No matter that Laurence Gonzales writes like a high school newspaper reporter - replete with cursing, exclamation points, and useless adjectives like "stupid" to describe harrowing situations - the stories he tells make up for it. Mostly. There's the story of Joe Simpson described above, whose climbing partner actually cuts his belay rope and lets him fall off a mountain to save himself. And Simpson survived. There's the story of Steven Callahan, who set out to cross the Atlantic in his boat and was struck by a whale just a few days out. He spent 65 days adrift crossing the Atlantic on a life raft, catching fish and drinking 1/2 a pint of water per day until he ran into a Caribbean island on the other side. He lived too. And finally, there's the story of Gonzales' own father, who was shot down over German territory in 1944, survived having every limb broken and his nose cut off, and then survived being a POW for several months until liberation, losing over 50 pounds in the process. There are also stories about the people that didn't survive - people like the poor guy above, deluded by a sodium overload in his brain (caused by drinking seawater) into thinking he was back at the dock when he was really in the middle of the Atlantic.

Okay, Gonzales also has this rather annoying habit of inserting stories about himself into every other paragraph. Dude's done some crazy stuff. He flights plane acrobatics; he's been to Ranger school; he dives, he climbs, and he once sensed a major jet crash was imminent and got off the plane, Final Destination-style. I think he wrote this book partly as a vehicle to talk about the stuff he's already done and partly to have an excuse to do more stuff like go to Mountain Survival School and interview extreme alpinists.

The thesis of "Deep Survival" is that some people have it in them to survive and some do not. The question is largely mental, but can be affected by experience and emotional stability too. The book is broken into two parts: How Accidents Happen (systemic failures; accidents exist as a key part of any system and there is nothing to do to stop them - but you can make sure you are not involved when they happen) and Survival. The second half was definitely more engaging and interesting to me. It had all the stories I had been waiting for when I first read that glorious teaser on the inside book cover.

I'm really into disasters and survival stories, so I was willing to overlook this book's obvious flaws. If you are easily angered by overzealous writing, don't read this one.

Friday, December 11, 2009

The Girl With the Dragon Tattoo by Stieg Larsson

Another book where I couldn't find a worthy passage to put up here. That said, I have much different feelings about the first installment of the "Millennium Trilogy" than I do the Twilight books. In fact, I owe a debt of gratitude to Larsson for getting the taste of soft-core-vampire-pornography out of my mouth. I'd write the guy a letter to thank him, but he went and died before this book (and its two sequels) were ever published. I had no idea that Larsson was dead going into it, and I'm sure that his death played a part in the popularity of the novel, but it stands on its own as a crime procedural.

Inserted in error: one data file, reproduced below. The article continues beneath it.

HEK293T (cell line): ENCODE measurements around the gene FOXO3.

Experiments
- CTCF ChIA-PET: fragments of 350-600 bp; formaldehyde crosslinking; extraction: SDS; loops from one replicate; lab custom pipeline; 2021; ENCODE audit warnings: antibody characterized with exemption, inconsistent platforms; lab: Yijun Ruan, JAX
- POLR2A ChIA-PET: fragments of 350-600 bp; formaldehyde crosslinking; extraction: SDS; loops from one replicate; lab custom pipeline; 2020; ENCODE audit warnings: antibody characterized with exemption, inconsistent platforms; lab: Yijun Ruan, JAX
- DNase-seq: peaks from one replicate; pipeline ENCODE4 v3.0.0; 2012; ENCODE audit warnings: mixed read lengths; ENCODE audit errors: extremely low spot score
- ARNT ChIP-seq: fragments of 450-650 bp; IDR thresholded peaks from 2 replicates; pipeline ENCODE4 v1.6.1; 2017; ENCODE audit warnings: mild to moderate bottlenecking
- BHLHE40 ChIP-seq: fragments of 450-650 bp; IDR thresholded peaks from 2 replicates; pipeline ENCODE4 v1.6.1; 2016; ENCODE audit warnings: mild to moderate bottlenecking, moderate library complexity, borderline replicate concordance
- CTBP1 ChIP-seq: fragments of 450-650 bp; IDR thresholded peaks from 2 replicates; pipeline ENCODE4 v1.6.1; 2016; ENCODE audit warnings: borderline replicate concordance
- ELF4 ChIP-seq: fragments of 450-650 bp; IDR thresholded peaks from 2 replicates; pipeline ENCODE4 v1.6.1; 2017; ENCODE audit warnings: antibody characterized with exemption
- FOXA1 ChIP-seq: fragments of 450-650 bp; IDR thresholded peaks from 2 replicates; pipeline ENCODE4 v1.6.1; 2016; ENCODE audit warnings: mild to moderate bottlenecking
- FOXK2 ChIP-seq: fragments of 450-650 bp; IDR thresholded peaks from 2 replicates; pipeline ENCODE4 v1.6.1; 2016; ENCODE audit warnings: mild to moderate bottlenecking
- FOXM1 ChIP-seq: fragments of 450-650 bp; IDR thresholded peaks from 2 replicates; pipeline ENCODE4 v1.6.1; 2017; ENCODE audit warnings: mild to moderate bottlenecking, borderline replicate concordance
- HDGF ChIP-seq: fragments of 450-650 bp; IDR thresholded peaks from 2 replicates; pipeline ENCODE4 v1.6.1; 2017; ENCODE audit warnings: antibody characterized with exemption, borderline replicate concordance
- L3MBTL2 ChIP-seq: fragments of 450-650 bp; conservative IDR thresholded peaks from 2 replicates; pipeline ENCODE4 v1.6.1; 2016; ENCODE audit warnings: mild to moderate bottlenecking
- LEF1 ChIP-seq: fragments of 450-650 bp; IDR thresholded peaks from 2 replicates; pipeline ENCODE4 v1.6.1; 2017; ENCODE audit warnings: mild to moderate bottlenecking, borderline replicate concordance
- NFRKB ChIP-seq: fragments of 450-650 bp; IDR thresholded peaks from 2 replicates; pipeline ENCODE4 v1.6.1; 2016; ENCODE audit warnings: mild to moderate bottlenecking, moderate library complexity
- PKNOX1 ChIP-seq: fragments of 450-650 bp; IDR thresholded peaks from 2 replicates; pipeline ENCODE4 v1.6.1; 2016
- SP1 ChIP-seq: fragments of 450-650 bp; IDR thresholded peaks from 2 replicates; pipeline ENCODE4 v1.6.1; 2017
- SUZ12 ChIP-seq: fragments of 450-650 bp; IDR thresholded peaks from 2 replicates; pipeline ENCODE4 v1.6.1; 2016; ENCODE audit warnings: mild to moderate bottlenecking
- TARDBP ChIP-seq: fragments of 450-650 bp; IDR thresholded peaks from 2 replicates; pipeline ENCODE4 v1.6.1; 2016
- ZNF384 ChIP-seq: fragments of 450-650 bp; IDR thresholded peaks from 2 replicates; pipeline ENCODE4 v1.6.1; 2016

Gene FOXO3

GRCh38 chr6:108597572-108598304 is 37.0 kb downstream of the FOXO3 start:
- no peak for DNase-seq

The story is pretty complex. The main character, Mikael Blomkvist, is an investigative journalist who earns his living exposing the seedy underbelly of the Swedish stock market. (I found it interesting to know that Swedish people can, indeed, be seedy and that they do, indeed, have a stock market. I'll no longer look at Sweden as a large country filled with more realistic versions of that muppet chef.) Blomkvist finds himself convicted for libel after printing an exposé that went after Erin Wennerstrom, a Swedish industrialist with a reputation for dishonest business tactics. After taking a sabbatical from his financial magazine, Millennium, he is contacted by Henrik Venger, another captain of industry who wants Blomkvist to investigate a family mystery. Blomkvist is asked to find out anything he can about a 40-year-old missing persons case in which Venger's niece, Harriet, went missing and was never heard from again. From here, the story focuses on Blomkvist's inquiry into the matter, interviewing family members and other present on the day of Harriet Venger's disappearance. We're also introduced to Lisbeth Salander, a waify twenty-something computer hacker with a knack for gathering information and a serious problem with authority. The two investigators eventually find themselves victims of threats and physical attacks while they begin to unravel the twisted, murderous secrets of the much-revered Venger family.

The conclusion of the mystery is essentially satisfying, and I enjoyed reading the book. I wouldn't say its anything special, but if you like mysteries, thrillers, or books about corporate intrigue then you should definitely pick this up. I'm not dying to read either of the sequels but I probably would if given the chance. Blomkvist and Salander are both interesting, vibrant characters and I could stand another thousand or so pages of them.

Highlights: Seeing the way Salander's mind works and watching her get what she wants in the most brutal ways possible.
Lowlights: So many Swedish names... Half the time I didnt know if I was reading about a suspect or an Ikea wall unit.